Last week I returned to Malawi from a fantastic trip home for the holidays. After being gone for nearly a month, I was a little nervous for what I would find at home and at work. Everything went fine on the reentry for passport control, and despite one piece of luggage missing from my tight connection in Nairobi, all seemed fine.

It began with the moldy car. I didn't even know this was a thing, but apparently, cloth - and even plastic steering wheels - can grow mold. (Behold the power of tropical weather!) I don't know how water got in the car, because it was in the garage. I guess leaky garage/car roof + hot humid locked small space = moldy seat belts. Slightly mysterious, but still, fine.

Then I woke up the next day with immediate jet lag AND the stomach flu. I don't know what was in my system, but my body wanted it OUT. I don't have any buckets in the house, so I threw up in a bread pan. Then, it was in and out of the bathroom until jet lag got the better of me, and I fell back to sleep.

The jet lag was just....weird. I'm not sure how one wakes up more tired than when they went to bed (8am Malawi team means midnight back home), but I felt like I'd been steam ironed. One part of my brain wanted to get up - I'd slept eight hours - but the rest of me felt like I was under water, or a very heavy rock.

I woke up when my electricity went out, around 10am.  
Ten minutes later it was on. Then it went out
......and stayed out until 9pm.   

At this point, between the mold, the stomach bug, the missing luggage and the electricity, I knew I was back in Africa. I also knew that struggling against it was totally and utterly useless. The best thing I could do was stop fighting, and the let the day (and bug!) run its course.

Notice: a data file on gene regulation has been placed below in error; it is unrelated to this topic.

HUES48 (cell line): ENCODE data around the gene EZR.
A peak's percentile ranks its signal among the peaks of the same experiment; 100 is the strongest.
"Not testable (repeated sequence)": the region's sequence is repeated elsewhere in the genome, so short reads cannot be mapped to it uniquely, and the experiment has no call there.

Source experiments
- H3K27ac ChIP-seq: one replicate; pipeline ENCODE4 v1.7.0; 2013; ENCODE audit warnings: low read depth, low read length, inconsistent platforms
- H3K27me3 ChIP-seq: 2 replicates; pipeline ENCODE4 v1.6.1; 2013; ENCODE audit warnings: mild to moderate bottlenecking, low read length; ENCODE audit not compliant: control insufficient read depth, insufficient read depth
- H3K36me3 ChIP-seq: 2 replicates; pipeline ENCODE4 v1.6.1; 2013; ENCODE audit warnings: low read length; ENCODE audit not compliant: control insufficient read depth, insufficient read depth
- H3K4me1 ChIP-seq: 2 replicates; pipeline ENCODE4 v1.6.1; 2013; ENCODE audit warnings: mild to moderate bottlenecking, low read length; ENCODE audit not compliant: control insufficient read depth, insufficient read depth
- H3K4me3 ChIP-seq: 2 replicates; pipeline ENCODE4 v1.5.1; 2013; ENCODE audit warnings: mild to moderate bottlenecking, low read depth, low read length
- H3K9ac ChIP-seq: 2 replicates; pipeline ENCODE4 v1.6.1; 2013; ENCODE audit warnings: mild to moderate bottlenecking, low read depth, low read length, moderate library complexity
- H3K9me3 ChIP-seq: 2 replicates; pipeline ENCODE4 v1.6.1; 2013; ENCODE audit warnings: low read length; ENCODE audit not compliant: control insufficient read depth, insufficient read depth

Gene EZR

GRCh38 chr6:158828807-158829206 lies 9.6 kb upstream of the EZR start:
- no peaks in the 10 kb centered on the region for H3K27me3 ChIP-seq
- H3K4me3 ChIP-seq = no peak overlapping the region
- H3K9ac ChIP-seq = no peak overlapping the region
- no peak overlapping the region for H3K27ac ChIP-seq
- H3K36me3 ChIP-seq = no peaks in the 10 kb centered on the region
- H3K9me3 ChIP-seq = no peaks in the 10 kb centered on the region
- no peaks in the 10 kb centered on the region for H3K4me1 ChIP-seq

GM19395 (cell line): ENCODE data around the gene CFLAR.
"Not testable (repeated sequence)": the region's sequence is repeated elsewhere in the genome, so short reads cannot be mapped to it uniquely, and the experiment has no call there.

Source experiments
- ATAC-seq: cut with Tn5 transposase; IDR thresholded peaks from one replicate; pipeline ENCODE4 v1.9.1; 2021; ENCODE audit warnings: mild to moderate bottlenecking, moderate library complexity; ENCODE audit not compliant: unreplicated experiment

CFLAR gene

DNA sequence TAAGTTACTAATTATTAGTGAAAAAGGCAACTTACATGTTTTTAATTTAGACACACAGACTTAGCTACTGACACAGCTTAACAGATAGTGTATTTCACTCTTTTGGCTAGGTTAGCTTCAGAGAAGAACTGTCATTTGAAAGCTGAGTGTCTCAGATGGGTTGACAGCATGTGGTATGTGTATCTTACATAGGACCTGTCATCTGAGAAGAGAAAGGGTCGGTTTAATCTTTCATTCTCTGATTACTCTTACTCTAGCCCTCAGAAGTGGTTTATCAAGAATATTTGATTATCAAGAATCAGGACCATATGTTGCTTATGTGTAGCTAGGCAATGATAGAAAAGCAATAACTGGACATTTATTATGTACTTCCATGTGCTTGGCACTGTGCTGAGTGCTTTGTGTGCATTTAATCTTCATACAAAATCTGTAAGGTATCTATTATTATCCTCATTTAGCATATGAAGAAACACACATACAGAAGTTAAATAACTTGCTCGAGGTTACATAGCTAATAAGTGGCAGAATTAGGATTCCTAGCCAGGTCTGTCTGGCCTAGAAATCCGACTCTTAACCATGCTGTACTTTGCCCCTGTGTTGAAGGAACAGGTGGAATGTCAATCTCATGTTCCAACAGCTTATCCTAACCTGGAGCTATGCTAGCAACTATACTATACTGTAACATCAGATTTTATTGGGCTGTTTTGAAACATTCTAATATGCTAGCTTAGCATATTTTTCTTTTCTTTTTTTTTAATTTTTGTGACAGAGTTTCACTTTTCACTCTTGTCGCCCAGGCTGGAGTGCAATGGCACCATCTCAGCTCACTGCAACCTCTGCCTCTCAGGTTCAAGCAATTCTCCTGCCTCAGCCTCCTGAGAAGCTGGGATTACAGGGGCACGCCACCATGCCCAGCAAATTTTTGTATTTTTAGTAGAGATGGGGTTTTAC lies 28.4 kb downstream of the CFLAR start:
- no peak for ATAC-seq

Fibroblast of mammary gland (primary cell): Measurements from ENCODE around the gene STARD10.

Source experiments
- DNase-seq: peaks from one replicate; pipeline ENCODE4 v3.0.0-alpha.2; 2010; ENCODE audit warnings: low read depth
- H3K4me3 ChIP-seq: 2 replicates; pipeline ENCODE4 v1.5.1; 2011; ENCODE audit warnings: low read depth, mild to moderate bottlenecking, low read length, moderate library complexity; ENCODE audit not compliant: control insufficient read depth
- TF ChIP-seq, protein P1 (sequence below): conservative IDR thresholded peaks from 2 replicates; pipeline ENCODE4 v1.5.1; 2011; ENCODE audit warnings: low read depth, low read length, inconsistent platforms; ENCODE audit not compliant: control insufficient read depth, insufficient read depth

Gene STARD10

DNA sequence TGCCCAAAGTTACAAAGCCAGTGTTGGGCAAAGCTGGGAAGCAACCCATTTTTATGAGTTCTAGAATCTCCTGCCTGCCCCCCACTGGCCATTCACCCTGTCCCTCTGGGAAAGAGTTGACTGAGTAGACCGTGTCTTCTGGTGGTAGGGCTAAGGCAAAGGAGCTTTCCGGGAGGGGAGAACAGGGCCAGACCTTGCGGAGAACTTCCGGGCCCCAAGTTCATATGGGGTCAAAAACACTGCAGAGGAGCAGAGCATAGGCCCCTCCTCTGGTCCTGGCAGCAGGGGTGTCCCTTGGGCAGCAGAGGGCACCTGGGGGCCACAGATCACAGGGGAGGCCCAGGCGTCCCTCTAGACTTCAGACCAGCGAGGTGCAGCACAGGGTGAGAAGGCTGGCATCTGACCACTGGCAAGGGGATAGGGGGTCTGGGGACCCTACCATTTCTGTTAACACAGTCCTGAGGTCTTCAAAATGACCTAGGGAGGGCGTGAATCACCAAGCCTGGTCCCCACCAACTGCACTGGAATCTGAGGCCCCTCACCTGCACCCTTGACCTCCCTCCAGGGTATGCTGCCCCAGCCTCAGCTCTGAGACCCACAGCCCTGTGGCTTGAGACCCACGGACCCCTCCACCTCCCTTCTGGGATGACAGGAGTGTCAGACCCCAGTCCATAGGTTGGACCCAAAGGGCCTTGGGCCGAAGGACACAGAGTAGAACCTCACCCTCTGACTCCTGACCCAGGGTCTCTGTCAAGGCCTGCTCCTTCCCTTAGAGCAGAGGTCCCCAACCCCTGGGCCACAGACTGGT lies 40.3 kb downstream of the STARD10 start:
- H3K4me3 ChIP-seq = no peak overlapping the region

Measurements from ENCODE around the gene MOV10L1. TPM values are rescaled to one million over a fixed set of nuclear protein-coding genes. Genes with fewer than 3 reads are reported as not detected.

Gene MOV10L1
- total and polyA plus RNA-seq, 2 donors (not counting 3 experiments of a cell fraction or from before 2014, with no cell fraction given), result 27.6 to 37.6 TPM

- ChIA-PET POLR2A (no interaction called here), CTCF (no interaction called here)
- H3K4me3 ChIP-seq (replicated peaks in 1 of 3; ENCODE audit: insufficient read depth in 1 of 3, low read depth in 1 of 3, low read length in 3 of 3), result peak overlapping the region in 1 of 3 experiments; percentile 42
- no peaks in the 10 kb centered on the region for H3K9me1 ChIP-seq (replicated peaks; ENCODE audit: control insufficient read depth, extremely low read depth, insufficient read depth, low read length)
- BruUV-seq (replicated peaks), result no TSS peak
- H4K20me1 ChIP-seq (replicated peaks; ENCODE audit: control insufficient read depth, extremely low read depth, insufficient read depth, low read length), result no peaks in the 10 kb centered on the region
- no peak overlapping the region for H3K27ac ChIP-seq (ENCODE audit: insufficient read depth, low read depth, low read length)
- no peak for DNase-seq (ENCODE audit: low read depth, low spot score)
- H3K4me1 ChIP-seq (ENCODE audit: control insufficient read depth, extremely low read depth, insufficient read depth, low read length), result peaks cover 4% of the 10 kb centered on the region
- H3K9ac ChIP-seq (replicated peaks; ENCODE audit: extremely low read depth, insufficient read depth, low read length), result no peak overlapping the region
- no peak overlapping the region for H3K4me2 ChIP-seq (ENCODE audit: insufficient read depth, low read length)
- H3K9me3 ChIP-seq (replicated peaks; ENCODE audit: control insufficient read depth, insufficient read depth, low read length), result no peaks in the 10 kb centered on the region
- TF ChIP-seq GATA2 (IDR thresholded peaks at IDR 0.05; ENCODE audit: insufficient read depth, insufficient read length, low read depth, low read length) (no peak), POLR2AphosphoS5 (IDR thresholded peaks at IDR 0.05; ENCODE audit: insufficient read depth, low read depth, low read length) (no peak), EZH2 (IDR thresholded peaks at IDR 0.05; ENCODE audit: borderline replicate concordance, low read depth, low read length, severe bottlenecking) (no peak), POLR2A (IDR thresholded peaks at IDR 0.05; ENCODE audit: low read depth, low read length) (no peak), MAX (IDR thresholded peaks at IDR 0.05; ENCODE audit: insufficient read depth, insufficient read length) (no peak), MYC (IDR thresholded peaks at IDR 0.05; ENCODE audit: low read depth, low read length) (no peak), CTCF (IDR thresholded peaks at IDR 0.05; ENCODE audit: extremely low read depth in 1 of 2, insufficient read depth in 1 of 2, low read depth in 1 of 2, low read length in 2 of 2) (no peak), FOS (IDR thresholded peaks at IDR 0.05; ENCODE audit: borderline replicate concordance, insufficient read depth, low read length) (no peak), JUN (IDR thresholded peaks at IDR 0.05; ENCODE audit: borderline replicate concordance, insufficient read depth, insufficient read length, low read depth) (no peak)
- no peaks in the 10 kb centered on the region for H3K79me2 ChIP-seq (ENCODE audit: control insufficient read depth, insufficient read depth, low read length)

There's a stupid acronym that expats throw around when things don't go their way: T.I.A (This is Africa). I find it rude and condescending. It seems to be thrown about over even the tiniest infraction, like the waitress not bringing food quickly enough. (Not to mention it could just as easily mean "This Is America"). I rarely - if ever - use it. In this instance though, I found myself thinking "Well, this IS Africa, what did you expect?" and laughing. 

After all, I was home, it was warm and I knew my system would soon rebound. I had just traveled 9,000 miles – when you think about it, it’s kind of foolish to assume you’d arrive no worse for wear, Africa or not.

Being totally unashamed to ask for help, I called my nurse friend Kari. She took me to the airport to retrieve my luggage. Then, I put my to-do list on hold (the mold could wait), left my backs packed and spent the rest of the day watching movies on her couch. 

Surprisingly, I was in fairly good spirits through it all. I think it had to do with coming back rested and relaxed, with a new perspective. I am lucky to get this experience in Malawi, with all its moldy, flu-like symptoms. I am blessed with good people in my life, a job that keeps me on my toes and a good constitution. I may lose this rosy glow (it started to wear off when my stove broke later in the week), but am firm in the perspective that indeed, This is Africa. For better or worse.